Book Review: The Chaperone
One beautiful thing about reading is the travel it allows. Through books, you can visit other times, places, or even dimensions. In “The Chaperone,” Laura Moriarty takes us to the far reaches of Douglas Avenue, Winfield, McPherson and New York City.
Laura Moriarty’s first three books were set in Kansas towns, all based on times and places she actually lived. With her latest book she takes a leap backwards to 1922 Wichita, when soon-to-be silent film star Louise Brooks was 15-years-old, heading off to New York City for the first time.
When you look at thebibliography in the back of the book, it’s obvious that much is known about Louise Brooks. So it’s through the chaperone’s eyes—36-year-old Cora Carlisle—that Moriarty weaves her literary magic.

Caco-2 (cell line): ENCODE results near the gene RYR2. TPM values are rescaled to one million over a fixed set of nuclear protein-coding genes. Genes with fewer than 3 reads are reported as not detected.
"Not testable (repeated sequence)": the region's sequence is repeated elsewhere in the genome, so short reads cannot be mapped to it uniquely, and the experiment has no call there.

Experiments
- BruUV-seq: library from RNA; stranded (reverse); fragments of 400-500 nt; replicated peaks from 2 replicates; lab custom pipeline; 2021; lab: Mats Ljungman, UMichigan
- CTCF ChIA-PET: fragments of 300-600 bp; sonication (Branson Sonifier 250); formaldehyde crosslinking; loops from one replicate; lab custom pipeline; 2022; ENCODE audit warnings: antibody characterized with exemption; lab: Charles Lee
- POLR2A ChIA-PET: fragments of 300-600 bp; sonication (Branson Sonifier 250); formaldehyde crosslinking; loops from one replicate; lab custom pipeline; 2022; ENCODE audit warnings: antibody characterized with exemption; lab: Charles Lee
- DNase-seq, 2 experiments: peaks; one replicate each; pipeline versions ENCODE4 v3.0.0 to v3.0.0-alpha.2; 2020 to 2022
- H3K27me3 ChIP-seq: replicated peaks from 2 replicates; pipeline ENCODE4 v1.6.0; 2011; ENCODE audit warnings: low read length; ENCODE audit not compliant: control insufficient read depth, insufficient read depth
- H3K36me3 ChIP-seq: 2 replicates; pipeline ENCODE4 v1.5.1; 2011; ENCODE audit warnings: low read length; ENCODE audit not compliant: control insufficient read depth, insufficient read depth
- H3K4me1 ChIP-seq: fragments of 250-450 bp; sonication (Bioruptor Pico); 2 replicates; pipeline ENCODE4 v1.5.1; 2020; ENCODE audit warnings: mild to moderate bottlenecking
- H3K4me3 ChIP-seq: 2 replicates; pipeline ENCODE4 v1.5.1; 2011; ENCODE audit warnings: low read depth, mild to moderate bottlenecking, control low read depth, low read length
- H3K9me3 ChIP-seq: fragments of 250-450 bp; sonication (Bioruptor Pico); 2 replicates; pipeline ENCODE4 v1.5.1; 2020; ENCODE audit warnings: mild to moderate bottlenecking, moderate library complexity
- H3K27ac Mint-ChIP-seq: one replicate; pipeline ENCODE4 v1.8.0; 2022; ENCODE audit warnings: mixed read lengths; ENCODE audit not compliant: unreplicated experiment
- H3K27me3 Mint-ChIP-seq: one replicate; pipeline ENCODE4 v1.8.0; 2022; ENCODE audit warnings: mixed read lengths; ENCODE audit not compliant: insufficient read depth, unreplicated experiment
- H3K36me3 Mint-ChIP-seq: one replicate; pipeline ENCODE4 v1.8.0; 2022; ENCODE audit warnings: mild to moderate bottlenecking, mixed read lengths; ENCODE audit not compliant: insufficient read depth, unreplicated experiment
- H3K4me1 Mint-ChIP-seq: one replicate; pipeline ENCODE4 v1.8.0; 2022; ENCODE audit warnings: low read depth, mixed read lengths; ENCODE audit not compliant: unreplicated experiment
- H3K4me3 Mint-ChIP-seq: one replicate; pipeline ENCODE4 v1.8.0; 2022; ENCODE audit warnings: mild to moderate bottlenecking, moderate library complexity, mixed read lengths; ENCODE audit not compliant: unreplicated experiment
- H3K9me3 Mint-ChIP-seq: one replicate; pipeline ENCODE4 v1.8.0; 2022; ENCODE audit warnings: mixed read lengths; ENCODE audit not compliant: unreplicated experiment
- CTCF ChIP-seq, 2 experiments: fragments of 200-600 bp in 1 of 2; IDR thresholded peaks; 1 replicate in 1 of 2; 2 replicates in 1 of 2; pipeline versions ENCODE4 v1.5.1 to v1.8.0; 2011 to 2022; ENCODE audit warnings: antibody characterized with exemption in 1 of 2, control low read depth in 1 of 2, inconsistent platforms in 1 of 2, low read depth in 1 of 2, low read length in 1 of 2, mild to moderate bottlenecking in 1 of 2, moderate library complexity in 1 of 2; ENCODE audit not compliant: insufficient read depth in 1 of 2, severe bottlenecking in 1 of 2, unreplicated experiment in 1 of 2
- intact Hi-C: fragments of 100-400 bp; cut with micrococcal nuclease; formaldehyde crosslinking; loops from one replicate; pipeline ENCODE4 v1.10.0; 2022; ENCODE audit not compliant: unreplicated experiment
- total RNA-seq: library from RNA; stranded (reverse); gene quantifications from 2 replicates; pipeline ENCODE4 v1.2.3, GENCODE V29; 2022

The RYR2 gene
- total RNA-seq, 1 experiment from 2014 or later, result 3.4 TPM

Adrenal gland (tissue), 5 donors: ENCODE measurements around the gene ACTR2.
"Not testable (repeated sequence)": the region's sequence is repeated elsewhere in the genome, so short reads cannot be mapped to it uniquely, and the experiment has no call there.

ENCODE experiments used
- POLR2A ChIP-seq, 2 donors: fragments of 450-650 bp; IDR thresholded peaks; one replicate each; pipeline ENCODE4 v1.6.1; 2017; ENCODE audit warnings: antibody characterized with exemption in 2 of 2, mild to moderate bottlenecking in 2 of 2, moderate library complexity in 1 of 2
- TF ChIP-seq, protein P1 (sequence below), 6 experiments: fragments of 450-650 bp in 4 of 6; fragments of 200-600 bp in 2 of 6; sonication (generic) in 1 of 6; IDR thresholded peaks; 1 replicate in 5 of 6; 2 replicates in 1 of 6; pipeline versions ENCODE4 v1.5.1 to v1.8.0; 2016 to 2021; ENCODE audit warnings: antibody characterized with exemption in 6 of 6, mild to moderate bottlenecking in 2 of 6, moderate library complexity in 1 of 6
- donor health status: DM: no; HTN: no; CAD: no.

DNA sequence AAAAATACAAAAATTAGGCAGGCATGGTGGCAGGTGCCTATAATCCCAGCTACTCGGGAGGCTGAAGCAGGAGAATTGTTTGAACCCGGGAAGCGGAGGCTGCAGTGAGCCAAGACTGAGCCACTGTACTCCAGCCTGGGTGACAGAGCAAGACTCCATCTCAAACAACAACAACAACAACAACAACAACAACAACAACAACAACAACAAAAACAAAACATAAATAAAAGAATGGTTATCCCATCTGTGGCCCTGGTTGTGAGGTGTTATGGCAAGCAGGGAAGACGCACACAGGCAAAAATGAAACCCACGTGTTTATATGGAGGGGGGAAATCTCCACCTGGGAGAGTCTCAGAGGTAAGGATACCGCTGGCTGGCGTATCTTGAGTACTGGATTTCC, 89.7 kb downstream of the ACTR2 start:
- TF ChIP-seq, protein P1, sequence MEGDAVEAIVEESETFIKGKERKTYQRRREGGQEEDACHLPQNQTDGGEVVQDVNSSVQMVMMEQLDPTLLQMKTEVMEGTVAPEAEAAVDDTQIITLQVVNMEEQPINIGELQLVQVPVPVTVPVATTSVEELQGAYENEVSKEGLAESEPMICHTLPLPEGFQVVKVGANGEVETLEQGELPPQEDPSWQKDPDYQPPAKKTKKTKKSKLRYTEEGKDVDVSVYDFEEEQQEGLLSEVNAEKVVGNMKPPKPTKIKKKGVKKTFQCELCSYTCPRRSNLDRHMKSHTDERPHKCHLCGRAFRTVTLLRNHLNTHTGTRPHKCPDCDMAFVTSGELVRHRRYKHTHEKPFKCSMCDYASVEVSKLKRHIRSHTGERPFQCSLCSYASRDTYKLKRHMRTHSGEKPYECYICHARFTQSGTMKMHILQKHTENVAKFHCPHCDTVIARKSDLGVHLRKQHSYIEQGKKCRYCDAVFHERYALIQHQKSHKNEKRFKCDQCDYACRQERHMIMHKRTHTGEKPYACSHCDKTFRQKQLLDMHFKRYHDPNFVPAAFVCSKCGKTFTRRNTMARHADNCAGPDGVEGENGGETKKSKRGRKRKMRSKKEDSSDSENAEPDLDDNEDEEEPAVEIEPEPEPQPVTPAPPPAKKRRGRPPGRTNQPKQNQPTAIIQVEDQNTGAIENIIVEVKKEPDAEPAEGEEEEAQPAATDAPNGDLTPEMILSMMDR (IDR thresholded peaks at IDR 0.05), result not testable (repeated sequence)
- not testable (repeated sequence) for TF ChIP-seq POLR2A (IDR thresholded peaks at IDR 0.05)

Through chapters alternating from past memories to current happenings, we piece together thestory of Cora’s life: From her earliest memories of doing laundry at the Home for Friendless Girls in New York, to being placed on the orphan train and adopted by a couple in McPherson.
So 20 years later, Cora is married to a handsome, wealthy attorney, has college-age boys, and is living a seemingly perfect life in Wichita. Yet persistent questions of her past cue her to enlist as chaperone for this head-strong girl, and another train takes them to the promises and potential of New York City.
Even after Cora discovers her history and returns to Wichita without Brooks, the story doesn’t end. It continues for nearly 60 years, and Wichita’s history—through the Klan, the dust bowl, the lunch counter sit-in at Dockum Drugstore, and Louise’s comings and goings—is beautifully recounted through the eyes of this undaunted woman.